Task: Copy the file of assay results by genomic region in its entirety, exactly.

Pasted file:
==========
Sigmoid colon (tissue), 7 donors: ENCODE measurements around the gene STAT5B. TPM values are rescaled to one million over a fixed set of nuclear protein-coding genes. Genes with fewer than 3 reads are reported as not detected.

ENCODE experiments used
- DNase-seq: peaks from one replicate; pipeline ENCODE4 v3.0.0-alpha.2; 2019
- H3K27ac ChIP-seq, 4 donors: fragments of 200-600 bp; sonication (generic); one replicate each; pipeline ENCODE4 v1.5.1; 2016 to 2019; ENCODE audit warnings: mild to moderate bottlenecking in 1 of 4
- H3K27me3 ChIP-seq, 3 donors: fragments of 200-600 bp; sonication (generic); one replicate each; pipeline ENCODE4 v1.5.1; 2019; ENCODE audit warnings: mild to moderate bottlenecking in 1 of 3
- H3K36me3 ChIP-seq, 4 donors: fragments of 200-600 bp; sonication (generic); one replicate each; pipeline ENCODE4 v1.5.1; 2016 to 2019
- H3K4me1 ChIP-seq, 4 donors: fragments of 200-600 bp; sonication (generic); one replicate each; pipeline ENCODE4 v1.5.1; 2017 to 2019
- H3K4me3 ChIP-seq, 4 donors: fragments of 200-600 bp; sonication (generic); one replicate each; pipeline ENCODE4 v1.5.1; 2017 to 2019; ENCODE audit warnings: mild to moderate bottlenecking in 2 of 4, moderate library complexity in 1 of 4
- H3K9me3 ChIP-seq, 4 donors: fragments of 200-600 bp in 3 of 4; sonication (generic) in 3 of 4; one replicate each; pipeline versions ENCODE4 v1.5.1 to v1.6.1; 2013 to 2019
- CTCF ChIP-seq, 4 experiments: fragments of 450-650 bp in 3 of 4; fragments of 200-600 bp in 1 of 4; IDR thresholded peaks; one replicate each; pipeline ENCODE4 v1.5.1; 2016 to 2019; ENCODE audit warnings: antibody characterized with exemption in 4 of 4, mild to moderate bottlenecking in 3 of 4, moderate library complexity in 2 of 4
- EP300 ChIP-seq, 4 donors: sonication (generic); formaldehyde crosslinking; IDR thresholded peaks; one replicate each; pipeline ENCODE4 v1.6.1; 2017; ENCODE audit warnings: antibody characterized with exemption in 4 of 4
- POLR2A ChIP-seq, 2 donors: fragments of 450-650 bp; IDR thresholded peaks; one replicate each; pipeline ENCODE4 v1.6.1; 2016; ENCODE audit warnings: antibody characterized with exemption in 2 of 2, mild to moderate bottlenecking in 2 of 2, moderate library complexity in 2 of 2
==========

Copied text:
Sigmoid colon (tissue), 7 donors: ENCODE measurements around the gene STAT5B. TPM values are rescaled to one million over a fixed set of nuclear protein-coding genes. Genes with fewer than 3 reads are reported as not detected.

ENCODE experiments used
- DNase-seq: peaks from one replicate; pipeline ENCODE4 v3.0.0-alpha.2; 2019
- H3K27ac ChIP-seq, 4 donors: fragments of 200-600 bp; sonication (generic); one replicate each; pipeline ENCODE4 v1.5.1; 2016 to 2019; ENCODE audit warnings: mild to moderate bottlenecking in 1 of 4
- H3K27me3 ChIP-seq, 3 donors: fragments of 200-600 bp; sonication (generic); one replicate each; pipeline ENCODE4 v1.5.1; 2019; ENCODE audit warnings: mild to moderate bottlenecking in 1 of 3
- H3K36me3 ChIP-seq, 4 donors: fragments of 200-600 bp; sonication (generic); one replicate each; pipeline ENCODE4 v1.5.1; 2016 to 2019
- H3K4me1 ChIP-seq, 4 donors: fragments of 200-600 bp; sonication (generic); one replicate each; pipeline ENCODE4 v1.5.1; 2017 to 2019
- H3K4me3 ChIP-seq, 4 donors: fragments of 200-600 bp; sonication (generic); one replicate each; pipeline ENCODE4 v1.5.1; 2017 to 2019; ENCODE audit warnings: mild to moderate bottlenecking in 2 of 4, moderate library complexity in 1 of 4
- H3K9me3 ChIP-seq, 4 donors: fragments of 200-600 bp in 3 of 4; sonication (generic) in 3 of 4; one replicate each; pipeline versions ENCODE4 v1.5.1 to v1.6.1; 2013 to 2019
- CTCF ChIP-seq, 4 experiments: fragments of 450-650 bp in 3 of 4; fragments of 200-600 bp in 1 of 4; IDR thresholded peaks; one replicate each; pipeline ENCODE4 v1.5.1; 2016 to 2019; ENCODE audit warnings: antibody characterized with exemption in 4 of 4, mild to moderate bottlenecking in 3 of 4, moderate library complexity in 2 of 4
- EP300 ChIP-seq, 4 donors: sonication (generic); formaldehyde crosslinking; IDR thresholded peaks; one replicate each; pipeline ENCODE4 v1.6.1; 2017; ENCODE audit warnings: antibody characterized with exemption in 4 of 4
- POLR2A ChIP-seq, 2 donors: fragments of 450-650 bp; IDR thresholded peaks; one replicate each; pipeline ENCODE4 v1.6.1; 2016; ENCODE audit warnings: antibody characterized with exemption in 2 of 2, mild to moderate bottlenecking in 2 of 2, moderate library complexity in 2 of 2